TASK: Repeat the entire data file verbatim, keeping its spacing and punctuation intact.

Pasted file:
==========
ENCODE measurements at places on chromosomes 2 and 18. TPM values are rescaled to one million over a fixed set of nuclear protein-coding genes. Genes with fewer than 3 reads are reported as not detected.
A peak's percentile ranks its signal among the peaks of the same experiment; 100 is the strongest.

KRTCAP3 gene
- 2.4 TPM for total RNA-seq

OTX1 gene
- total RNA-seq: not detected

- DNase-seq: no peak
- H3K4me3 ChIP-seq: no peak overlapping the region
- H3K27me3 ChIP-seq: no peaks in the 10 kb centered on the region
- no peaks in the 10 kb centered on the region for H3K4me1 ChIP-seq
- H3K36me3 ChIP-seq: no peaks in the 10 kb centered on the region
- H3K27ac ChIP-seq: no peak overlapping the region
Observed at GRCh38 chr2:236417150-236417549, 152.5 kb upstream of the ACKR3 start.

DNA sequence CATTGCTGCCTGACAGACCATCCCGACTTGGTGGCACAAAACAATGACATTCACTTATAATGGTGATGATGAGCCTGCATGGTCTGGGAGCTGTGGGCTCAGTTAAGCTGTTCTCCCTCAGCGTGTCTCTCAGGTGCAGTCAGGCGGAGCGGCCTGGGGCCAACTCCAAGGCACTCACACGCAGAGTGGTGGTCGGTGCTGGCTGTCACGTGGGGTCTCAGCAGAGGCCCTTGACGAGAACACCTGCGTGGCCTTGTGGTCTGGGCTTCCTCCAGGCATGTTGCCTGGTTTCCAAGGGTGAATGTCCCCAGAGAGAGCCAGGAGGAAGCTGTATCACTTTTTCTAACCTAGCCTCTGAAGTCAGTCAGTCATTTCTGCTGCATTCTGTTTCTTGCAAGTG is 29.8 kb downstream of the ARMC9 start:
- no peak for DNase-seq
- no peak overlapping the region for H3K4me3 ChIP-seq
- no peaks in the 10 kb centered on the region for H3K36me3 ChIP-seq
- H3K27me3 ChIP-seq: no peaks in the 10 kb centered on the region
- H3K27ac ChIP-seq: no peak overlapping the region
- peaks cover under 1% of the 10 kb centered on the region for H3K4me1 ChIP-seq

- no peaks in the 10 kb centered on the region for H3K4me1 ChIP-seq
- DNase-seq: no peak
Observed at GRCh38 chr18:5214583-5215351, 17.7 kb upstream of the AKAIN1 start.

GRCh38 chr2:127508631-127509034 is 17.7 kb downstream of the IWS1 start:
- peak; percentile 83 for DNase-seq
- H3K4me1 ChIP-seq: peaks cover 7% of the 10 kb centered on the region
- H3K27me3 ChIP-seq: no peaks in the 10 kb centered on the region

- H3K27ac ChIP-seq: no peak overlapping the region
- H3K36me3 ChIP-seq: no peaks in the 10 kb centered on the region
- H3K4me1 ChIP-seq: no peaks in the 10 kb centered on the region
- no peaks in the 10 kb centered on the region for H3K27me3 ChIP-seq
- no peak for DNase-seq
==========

ENCODE measurements at places on chromosomes 2 and 18. TPM values are rescaled to one million over a fixed set of nuclear protein-coding genes. Genes with fewer than 3 reads are reported as not detected.
A peak's percentile ranks its signal among the peaks of the same experiment; 100 is the strongest.

KRTCAP3 gene
- 2.4 TPM for total RNA-seq

OTX1 gene
- total RNA-seq: not detected

- DNase-seq: no peak
- H3K4me3 ChIP-seq: no peak overlapping the region
- H3K27me3 ChIP-seq: no peaks in the 10 kb centered on the region
- no peaks in the 10 kb centered on the region for H3K4me1 ChIP-seq
- H3K36me3 ChIP-seq: no peaks in the 10 kb centered on the region
- H3K27ac ChIP-seq: no peak overlapping the region
Observed at GRCh38 chr2:236417150-236417549, 152.5 kb upstream of the ACKR3 start.

DNA sequence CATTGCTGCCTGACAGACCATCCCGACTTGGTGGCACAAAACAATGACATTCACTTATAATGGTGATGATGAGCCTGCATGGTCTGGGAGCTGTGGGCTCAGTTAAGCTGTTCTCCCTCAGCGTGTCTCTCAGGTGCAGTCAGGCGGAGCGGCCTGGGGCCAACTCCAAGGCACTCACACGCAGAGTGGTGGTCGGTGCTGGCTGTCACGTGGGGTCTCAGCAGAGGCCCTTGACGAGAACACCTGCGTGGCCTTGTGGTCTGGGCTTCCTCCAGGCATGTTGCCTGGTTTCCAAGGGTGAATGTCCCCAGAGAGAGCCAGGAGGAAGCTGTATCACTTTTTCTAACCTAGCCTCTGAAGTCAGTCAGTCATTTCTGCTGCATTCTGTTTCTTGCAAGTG is 29.8 kb downstream of the ARMC9 start:
- no peak for DNase-seq
- no peak overlapping the region for H3K4me3 ChIP-seq
- no peaks in the 10 kb centered on the region for H3K36me3 ChIP-seq
- H3K27me3 ChIP-seq: no peaks in the 10 kb centered on the region
- H3K27ac ChIP-seq: no peak overlapping the region
- peaks cover under 1% of the 10 kb centered on the region for H3K4me1 ChIP-seq

- no peaks in the 10 kb centered on the region for H3K4me1 ChIP-seq
- DNase-seq: no peak
Observed at GRCh38 chr18:5214583-5215351, 17.7 kb upstream of the AKAIN1 start.

GRCh38 chr2:127508631-127509034 is 17.7 kb downstream of the IWS1 start:
- peak; percentile 83 for DNase-seq
- H3K4me1 ChIP-seq: peaks cover 7% of the 10 kb centered on the region
- H3K27me3 ChIP-seq: no peaks in the 10 kb centered on the region

- H3K27ac ChIP-seq: no peak overlapping the region
- H3K36me3 ChIP-seq: no peaks in the 10 kb centered on the region
- H3K4me1 ChIP-seq: no peaks in the 10 kb centered on the region
- no peaks in the 10 kb centered on the region for H3K27me3 ChIP-seq
- no peak for DNase-seq